Despite the recent messages sent by the Taliban after its takeover of Afghanistan to reassure those inside and outside the country by making several promises, as it confirmed that it would work to secure citizens and diplomatic missions and would not seek revenge against former soldiers and members of the Western-backed government, the G7 set several conditions for recognition of the movement to obtain global recognition.
The G7 warned the Taliban to meet these demands or else be ostracized by society, which comes at a time when the Western powers have not yet decided the nature of the relations they will establish with the extremist movement and are still confused about their future dealings with it.
Conditions for recognition
The G7, which consists of Canada, France, Germany, Italy, Japan, the United Kingdom and the United States, set five conditions for recognizing the Taliban, stressing that the movement must abide by the conditions to obtain global recognition and that the statements of moderation made by the movement are worthless if they don’t actually act upon what they say.
During an interview with the French news network BFMTV, French Foreign Minister Jean-Yves Le Drian said that the Afghan movement is making many efforts in an attempt to obtain international recognition, but it is not enough to issue statements that we read here and there regarding respect for women’s rights, but rather actions are required.
Le Drian revealed the five conditions that the Taliban must abide by in order to be recognized internationally, foremost of which is that they allow the exit of Afghans who want to leave the country because they are afraid, and they must also prevent their country from becoming a haven for terrorism and must prove this in a very concrete way.
Regarding the rest of the conditions to ensure international recognition, the minister stressed that the movement must allow humanitarian aid to reach Afghan lands, and the movement must also respect rights, especially women’s rights. He noted that they declare this, but added that they must fulfill their promise.
Finally, according to Le Drian, it is imperative for the Taliban to form a transitional government, stressing that the fulfillment of these conditions by the movement would lead to its international recognition.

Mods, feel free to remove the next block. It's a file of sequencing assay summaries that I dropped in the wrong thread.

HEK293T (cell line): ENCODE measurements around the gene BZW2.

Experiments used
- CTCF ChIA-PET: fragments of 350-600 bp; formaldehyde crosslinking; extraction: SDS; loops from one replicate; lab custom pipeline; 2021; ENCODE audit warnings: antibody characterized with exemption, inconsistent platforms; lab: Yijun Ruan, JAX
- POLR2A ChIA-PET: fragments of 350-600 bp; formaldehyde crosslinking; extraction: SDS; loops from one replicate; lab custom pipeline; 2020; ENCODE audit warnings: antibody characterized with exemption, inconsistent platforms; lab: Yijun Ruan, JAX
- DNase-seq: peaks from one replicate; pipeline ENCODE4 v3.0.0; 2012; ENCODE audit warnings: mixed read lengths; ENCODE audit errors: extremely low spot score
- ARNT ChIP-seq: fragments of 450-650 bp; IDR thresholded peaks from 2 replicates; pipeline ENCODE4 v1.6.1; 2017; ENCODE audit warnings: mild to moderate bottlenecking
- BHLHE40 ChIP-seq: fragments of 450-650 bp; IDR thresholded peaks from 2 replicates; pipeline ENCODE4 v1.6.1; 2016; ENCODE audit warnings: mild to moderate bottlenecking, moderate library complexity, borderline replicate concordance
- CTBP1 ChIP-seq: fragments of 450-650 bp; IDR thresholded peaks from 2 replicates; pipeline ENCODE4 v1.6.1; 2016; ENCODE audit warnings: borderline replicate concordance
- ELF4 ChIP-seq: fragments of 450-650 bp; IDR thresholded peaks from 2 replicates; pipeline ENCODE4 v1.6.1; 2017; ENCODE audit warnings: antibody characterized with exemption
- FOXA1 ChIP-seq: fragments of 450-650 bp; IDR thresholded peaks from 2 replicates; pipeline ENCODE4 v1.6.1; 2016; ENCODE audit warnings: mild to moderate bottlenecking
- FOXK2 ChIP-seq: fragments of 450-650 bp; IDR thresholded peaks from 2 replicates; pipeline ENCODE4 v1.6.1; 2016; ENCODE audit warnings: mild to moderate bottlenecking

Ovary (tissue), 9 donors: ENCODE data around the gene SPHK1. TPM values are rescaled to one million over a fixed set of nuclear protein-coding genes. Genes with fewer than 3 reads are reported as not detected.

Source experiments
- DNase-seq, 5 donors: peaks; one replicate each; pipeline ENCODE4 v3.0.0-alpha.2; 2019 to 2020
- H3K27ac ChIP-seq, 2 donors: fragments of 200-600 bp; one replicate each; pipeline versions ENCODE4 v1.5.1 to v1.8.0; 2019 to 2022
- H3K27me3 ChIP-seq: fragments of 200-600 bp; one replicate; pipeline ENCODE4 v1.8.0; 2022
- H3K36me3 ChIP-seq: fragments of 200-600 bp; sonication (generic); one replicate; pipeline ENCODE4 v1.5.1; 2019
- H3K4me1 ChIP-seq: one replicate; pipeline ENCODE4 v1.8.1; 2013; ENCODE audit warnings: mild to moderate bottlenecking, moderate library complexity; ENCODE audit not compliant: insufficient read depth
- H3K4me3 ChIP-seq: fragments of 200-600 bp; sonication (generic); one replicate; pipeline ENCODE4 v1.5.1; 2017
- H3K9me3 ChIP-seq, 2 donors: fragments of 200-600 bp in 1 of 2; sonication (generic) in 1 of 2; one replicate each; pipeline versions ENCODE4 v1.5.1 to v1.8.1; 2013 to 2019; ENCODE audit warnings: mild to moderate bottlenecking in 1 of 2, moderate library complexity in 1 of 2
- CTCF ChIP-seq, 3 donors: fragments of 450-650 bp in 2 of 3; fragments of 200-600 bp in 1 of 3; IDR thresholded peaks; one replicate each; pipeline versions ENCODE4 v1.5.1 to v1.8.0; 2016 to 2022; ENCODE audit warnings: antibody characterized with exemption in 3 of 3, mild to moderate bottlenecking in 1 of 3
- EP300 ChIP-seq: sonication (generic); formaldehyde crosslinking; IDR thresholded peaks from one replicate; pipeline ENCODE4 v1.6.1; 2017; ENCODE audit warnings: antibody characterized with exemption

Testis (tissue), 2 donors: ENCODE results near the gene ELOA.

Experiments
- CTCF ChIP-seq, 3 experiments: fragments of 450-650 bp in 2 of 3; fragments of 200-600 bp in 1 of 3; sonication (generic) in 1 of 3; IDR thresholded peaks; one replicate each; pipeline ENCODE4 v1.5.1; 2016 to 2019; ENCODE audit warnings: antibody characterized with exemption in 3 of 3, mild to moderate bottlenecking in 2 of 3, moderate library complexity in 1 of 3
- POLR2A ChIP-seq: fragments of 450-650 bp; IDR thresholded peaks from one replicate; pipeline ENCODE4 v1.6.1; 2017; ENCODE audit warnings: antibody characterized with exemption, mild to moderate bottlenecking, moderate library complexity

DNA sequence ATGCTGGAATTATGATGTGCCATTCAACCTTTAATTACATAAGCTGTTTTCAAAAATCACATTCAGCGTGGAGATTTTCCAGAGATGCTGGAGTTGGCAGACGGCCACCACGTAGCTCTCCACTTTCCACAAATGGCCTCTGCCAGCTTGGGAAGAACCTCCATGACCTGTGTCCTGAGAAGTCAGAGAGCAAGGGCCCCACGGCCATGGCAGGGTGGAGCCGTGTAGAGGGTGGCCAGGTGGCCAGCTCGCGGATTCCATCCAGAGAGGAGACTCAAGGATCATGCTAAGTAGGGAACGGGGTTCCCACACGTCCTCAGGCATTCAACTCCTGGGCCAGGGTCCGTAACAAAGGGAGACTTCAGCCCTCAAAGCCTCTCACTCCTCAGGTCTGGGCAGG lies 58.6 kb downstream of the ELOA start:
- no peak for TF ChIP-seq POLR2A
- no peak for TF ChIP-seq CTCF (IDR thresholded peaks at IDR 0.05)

“These are the conditions for obtaining international recognition. Then we will see. But at the moment, they must take these measures, as they have not yet been achieved,” he said, warning the Taliban that if these demands were not implemented, the movement would be shunned by the international community.
We have not made up our minds
On the other hand, the Western powers have not yet decided the nature of the relations they will establish with the Taliban, despite the movement’s initiative to send signals to the international community presenting itself as being more open than before. Despite the United States’ delay in this matter, the European Union has expressed its willingness to talk to the movement since it won the war.
EU Foreign Minister Josep Borrell admitted the matter frankly, saying, “The Taliban won the war in Afghanistan, so we have to talk to them. We have done a lot to build a state in Afghanistan and protect minorities,” stressing the need to communicate with the Taliban even if it is not recognized.
While the United States negotiates with the Taliban about the timetable for the evacuations, the White House has asserted that it will wait to judge the movement’s actions, especially regarding respect for human rights, before deciding on the nature of future relations with it.
“The Taliban will have to show the rest of the world who they are,” said US National Security Advisor Jake Sullivan, adding, “The assessment is not good, but it would be premature to say from now what the situation will be in the future.”
While the United Kingdom followed suit just as the United States did in the decision to withdraw its forces from Afghanistan, Prime Minister Boris Johnson asserted that his country would judge the Taliban regime based on its actions rather than its words.
UK Foreign Secretary Dominic Raab emphasized that London of course would not work with the movement, but he said that with the ongoing negotiations to find a government more representative of Afghan society, “We want to assess whether there is a possibility to modify the type of system that we will see in place. They are now in power and we have to deal with this reality.”